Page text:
claim is based more on a general reluctance to consider marijuana as a legitimate alternative to
more traditional pharmaceuticals in the treatment of pain, than it is on any consideration of
whether this type of treatment might be of value to the worker."

In this case the worker was awarded a 30% Non economic Loss award for his low back injury. The medical evidence supported that the worker continued to have ongoing significant symptoms of pain in the back and lower extremity. All conventional forms of treatment were exhausted and ineffective.

Each case must be dealt with on its own merits and the Vice Chair noted that the wording of Section 33 is broad and provides the Board and the Tribunal with a significant discretion in determining the type of health care which may be necessary in a particular case. Equally broad discretion was noted in the Board's policy. The Board's policy lists types of health care benefits but also includes "such measures to improve the quality of life of severely impaired workers". While the policy does not define a "severely impaired worker", the Vice Chair placed significant weight on the fact that Health Canada approved access to marijuana.

The legislation governing Health Canada allows marijuana to be prescribed to individuals who suffer from " grave or debilitating illnesses, where conventional treatments are inappropriate or not providing adequate relief". After reviewing the medical information and the grounds for access to marijuana by Health Canada, the Vice Chair was satisfied that this worker can be described as “severely impaired” as a result of his compensable back injury. The request was not being made by the worker to support a habit but for pain relief.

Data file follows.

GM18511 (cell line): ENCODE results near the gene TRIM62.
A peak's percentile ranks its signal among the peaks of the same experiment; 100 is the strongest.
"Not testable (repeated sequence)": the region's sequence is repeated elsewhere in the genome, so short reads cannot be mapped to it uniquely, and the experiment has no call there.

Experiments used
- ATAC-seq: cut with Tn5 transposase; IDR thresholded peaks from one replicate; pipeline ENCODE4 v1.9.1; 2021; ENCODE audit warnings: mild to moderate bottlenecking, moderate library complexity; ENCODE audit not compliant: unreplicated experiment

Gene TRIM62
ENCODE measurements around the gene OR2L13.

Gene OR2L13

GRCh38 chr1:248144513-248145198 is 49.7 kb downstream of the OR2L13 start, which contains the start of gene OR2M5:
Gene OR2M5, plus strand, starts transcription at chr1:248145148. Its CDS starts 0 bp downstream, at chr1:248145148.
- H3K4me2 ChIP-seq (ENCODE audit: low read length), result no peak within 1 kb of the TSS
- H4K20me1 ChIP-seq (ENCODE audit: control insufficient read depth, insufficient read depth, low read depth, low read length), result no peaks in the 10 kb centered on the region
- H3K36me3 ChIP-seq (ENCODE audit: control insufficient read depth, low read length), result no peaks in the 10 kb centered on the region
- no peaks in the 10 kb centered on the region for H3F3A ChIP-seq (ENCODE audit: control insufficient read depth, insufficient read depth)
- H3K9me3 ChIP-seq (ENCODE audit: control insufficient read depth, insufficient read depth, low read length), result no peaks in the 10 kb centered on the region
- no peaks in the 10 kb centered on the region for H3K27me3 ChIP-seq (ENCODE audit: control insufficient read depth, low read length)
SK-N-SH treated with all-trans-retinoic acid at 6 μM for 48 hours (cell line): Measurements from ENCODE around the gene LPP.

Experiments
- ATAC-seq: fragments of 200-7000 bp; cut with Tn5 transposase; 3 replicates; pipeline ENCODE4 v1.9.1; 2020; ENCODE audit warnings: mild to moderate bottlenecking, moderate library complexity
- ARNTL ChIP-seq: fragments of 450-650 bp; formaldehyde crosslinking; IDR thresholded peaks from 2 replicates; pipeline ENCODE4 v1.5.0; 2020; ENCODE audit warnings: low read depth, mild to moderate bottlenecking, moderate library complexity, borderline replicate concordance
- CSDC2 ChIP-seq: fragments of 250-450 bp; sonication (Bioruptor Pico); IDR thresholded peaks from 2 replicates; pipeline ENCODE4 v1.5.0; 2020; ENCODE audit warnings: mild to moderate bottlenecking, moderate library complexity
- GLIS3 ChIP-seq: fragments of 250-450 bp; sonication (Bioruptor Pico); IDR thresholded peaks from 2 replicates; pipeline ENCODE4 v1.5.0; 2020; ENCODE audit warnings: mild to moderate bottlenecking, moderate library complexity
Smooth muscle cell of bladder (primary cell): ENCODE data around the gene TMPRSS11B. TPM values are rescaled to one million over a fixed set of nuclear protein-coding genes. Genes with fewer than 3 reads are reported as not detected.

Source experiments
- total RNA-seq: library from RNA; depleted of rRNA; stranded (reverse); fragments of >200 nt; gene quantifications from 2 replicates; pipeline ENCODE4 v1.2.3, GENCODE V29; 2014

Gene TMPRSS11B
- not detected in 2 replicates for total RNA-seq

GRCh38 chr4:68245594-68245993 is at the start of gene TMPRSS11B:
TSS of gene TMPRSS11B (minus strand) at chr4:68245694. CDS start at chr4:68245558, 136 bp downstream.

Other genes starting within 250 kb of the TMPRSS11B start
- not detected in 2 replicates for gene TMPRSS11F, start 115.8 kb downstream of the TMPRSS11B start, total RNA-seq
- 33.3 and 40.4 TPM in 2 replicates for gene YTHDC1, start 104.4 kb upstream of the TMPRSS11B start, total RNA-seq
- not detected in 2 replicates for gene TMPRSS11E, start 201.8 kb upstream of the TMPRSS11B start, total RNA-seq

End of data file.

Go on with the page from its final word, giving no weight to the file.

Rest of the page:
The Vice Chair held that there was sufficient discretion in both the legislation and policy and granted the reimbursement for the cost of marijuana.

Another small but positive step for injured workers.

Thursday, January 24, 2008

Closed Company allowed to Participate at Tribunal

An employer which had closed its business had requested standing to participate in a worker's appeal. The Tribunal found that the employer should be allowed to participate in the appeal. The fact that the employer did not have a financial interest in the outcome of the appeal was not a relevant consideration in relation to the question of whether the employer could participate in the appeal. It is common for employers to participate in appeals in which they do not have a
financial interest.

The case involved an occupational disease case and the Tribunal was of the view that these cases usually involve technical and complex evidence. Therefore, the participation of the employer on whose premises the alleged exposure took place is very likely to be of assistance to the Panel.

This case follows the line of reasoning set out in other cases. Workers should never assume that just because the 3 year NEER window has passed whereby an employer's premiums are not impacted by the results of an appeal that an employer will not participate in an appeal.